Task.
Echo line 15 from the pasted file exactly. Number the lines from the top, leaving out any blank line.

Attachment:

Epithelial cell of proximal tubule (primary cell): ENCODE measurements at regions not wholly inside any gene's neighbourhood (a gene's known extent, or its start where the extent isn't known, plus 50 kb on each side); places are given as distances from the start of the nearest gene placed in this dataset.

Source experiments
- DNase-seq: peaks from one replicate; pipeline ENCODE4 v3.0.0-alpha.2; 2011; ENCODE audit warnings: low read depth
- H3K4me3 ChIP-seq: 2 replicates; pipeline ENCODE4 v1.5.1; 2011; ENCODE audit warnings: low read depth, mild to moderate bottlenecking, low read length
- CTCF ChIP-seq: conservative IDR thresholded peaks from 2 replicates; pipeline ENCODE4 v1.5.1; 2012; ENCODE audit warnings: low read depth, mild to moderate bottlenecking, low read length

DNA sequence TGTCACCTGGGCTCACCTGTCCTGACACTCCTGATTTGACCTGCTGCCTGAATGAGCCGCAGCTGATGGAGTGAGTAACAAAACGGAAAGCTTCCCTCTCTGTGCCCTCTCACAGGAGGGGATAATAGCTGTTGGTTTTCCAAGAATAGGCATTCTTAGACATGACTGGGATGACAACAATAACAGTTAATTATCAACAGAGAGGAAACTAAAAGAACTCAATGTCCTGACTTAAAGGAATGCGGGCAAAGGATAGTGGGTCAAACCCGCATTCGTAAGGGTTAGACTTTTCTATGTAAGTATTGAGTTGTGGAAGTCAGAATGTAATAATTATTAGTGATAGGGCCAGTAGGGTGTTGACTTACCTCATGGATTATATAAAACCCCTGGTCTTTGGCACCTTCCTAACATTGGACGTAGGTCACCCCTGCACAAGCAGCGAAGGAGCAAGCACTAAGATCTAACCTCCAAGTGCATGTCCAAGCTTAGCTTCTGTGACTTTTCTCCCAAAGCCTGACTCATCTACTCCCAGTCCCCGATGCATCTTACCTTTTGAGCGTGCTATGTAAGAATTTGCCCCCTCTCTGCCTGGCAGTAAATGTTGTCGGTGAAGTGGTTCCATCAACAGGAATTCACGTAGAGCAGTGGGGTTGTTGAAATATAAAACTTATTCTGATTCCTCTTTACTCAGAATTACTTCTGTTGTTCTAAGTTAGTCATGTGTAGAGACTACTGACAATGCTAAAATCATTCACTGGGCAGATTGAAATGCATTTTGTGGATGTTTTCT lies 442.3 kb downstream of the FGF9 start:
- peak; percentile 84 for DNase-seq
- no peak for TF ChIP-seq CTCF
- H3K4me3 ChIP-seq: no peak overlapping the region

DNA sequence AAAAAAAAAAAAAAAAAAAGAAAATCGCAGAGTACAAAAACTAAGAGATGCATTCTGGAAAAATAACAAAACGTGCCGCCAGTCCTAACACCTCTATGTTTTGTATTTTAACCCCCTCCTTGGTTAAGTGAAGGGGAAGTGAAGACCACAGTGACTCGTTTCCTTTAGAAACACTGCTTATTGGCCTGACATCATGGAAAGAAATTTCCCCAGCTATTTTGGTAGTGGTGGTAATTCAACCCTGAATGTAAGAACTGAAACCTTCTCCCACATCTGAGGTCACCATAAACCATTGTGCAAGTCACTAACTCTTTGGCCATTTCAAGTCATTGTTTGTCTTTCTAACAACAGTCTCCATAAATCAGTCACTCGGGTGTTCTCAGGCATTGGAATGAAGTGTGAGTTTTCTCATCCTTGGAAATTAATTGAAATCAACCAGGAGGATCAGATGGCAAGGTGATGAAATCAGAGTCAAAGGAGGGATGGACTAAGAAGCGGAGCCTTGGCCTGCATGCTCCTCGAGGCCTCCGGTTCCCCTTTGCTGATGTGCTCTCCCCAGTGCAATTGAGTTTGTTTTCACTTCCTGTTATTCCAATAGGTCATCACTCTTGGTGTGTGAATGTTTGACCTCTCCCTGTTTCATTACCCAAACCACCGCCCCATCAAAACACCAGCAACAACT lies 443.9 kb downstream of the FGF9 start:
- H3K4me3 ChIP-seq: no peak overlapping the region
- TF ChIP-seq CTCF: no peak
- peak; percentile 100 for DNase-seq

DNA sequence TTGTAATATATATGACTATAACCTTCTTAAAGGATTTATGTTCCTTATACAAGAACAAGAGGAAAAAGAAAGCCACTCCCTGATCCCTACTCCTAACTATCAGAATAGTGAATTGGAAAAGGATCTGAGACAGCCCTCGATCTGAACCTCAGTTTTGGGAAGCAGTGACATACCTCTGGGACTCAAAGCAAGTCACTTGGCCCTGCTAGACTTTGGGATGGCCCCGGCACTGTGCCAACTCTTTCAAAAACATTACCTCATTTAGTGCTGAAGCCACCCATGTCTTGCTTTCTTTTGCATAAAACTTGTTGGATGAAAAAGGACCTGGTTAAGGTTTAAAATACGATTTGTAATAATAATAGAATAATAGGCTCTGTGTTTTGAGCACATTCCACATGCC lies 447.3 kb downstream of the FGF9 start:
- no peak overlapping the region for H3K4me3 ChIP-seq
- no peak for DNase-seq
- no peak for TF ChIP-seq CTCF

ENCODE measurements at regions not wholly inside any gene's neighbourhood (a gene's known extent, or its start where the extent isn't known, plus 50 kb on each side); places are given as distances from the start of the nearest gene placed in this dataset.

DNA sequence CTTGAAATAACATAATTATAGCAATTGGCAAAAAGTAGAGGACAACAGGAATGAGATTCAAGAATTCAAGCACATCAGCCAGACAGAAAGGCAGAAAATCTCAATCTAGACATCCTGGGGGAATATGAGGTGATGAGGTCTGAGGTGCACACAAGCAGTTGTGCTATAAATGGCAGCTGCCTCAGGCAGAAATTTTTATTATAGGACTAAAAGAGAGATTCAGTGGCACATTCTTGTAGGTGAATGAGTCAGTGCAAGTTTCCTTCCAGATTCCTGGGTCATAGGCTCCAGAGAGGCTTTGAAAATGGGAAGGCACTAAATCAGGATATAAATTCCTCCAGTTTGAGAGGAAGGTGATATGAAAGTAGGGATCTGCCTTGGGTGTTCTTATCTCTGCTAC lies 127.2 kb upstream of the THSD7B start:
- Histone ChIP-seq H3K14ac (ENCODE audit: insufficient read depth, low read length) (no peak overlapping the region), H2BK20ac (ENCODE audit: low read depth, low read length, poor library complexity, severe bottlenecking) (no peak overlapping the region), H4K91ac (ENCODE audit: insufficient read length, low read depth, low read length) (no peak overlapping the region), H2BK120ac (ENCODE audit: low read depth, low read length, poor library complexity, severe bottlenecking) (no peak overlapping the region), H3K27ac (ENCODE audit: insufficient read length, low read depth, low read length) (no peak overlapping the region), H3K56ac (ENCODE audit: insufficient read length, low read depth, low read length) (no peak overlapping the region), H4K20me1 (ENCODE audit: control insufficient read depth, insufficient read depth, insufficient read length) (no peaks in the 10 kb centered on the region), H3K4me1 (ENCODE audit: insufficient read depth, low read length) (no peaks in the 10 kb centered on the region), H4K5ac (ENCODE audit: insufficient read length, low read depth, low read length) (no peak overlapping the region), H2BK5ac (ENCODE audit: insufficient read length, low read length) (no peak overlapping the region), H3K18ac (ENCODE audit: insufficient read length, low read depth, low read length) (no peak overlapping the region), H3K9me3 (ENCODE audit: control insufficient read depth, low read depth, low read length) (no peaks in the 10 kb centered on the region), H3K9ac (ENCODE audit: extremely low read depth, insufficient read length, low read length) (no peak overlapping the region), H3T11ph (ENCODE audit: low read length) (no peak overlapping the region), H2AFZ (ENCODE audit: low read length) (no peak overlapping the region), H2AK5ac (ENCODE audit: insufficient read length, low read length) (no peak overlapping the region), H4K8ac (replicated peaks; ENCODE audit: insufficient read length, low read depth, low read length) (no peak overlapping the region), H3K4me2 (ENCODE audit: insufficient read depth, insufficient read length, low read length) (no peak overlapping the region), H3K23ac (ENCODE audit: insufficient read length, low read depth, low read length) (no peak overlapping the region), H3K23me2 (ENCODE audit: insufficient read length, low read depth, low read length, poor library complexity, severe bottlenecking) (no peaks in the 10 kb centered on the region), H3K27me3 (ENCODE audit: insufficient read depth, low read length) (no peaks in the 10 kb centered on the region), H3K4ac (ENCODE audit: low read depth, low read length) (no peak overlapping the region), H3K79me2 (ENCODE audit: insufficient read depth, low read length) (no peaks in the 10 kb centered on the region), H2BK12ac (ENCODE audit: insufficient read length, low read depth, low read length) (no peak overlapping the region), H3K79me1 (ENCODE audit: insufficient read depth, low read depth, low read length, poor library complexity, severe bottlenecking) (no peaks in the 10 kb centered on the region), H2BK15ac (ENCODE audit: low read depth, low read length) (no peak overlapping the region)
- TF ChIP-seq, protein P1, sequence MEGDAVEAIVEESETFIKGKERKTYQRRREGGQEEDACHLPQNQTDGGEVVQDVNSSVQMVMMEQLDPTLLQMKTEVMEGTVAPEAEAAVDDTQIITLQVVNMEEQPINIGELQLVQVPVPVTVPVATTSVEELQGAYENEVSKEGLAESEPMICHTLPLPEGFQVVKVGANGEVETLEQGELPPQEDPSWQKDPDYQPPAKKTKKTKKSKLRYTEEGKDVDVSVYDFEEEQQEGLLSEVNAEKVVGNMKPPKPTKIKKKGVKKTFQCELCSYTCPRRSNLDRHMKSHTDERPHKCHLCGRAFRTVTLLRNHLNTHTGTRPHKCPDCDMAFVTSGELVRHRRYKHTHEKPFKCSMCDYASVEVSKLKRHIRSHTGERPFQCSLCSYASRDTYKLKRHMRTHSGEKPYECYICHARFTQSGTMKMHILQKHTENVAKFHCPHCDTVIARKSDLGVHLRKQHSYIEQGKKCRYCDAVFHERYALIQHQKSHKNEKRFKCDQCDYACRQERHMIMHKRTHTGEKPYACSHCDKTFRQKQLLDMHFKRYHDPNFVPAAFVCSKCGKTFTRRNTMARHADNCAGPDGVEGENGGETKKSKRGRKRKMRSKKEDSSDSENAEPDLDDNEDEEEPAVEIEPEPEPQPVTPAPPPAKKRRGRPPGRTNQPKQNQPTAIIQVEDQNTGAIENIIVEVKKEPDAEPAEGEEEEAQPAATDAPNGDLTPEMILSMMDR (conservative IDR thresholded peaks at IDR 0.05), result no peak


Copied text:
- no peak overlapping the region for H3K4me3 ChIP-seq